Campaigning has come to a close in Azerbaijan, where eight candidates are vying to succeed ailing president Heydar Aliyev, in elections set for Wednesday. Analysts say there is little doubt that his son will win. Their big question is whether the voting will be free and fair.
Azerbaijan has a record of widespread fraud and abuse in past elections, and international observers say that this week's election will be a critical test for democracy.
The president's son, Ilham Aliyev, who currently serves as Azerbaijan's prime minister, faces little real opposition and is widely expected to win the election.
Hundreds of international observers are in Baku to monitor the vote, including representatives of the Organization for Security and Cooperation in Europe, which called the 2000 parliamentary elections in Azerbaijan a crash course in methods of manipulation.
According to Peter Bouckaert, a senior researcher with another leading rights group, Human Rights Watch, this year's presidential elections are shaping up much the same. Speaking from the Azerbaijan capital, Baku, Mr. Bouckaert said officials have heavily targeted the political opposition during the election campaign.
"Human Rights Watch has documented hundreds of arrests and beatings of political activists over the last few months," he said. "Many of those people were simply attending political rallies when they were beaten. The police violence in this country in the past few months has been quite extreme. And in many cases, the people who have been beaten by police were then taken to the police station, accused of attacking the police or resisting arrest, and sentenced up to 15 days in prison. And that has led to a level of intimidation in this country which certainly will prevent a free and fair vote tomorrow."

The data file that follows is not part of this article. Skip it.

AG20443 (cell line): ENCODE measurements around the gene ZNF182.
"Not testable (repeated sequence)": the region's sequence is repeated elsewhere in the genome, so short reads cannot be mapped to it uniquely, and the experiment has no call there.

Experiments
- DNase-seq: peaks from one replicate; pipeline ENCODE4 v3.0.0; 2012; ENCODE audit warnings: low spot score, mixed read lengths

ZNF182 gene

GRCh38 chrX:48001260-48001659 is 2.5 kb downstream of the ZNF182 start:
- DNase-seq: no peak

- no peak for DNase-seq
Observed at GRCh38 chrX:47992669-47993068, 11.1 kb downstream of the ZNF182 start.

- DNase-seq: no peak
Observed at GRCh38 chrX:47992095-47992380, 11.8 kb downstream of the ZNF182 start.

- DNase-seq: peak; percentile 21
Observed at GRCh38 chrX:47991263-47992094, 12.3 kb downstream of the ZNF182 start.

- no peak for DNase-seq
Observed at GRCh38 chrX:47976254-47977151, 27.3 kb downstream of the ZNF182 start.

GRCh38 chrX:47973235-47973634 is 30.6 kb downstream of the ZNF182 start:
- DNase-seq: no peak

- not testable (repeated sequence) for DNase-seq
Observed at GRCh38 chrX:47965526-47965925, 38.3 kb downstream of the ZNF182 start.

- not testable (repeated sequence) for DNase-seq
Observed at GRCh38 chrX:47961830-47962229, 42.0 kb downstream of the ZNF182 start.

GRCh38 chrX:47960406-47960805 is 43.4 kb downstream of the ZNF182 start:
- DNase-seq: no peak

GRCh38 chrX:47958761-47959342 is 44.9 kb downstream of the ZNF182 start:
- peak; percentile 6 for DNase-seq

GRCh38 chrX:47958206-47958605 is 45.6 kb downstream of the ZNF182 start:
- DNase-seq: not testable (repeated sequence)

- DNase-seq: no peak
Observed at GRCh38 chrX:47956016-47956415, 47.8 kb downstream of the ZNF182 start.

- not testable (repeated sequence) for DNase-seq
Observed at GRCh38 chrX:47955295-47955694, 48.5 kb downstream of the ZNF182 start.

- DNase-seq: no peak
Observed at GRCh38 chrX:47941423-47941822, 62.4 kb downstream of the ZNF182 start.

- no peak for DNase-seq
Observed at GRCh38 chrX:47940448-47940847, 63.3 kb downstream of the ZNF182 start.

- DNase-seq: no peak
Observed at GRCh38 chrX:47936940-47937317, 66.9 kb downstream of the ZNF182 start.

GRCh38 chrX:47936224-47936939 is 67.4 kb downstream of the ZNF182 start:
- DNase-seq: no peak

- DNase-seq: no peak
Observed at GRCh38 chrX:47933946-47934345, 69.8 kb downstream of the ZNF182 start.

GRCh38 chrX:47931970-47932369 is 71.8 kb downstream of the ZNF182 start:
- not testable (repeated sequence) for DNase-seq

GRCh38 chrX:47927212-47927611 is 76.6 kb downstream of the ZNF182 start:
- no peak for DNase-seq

Mr. Bouckaert says Human Rights Watch also believes that the Azerbaijan government heavily intervened in the campaign process in favor of Ilham Aliyev, stacking the local and central election commissions with his supporters.
Closing out his campaign on Monday, Mr. Aliyev addressed the claims. He said Azerbaijan has instituted new election laws and procedures that, in his view, guarantee a free and fair election, with no chance of manipulation or fraud.
He also denied opposition claims that he had been given more coverage than other candidates in Azerbaijan's media, which is heavily controlled by the government.
The younger Mr. Aliyev became the expected winner of the presidential election after his father withdrew from the race just a few weeks ago, citing ongoing health problems.
The opposition says it is an illegal dynasty in the making, and is already vowing to hold protests if there is even a hint of vote fraud or manipulation.
Ilham Aliyev has warned that authorities will take, what he called, decisive steps against anyone who resorts to violence after the election.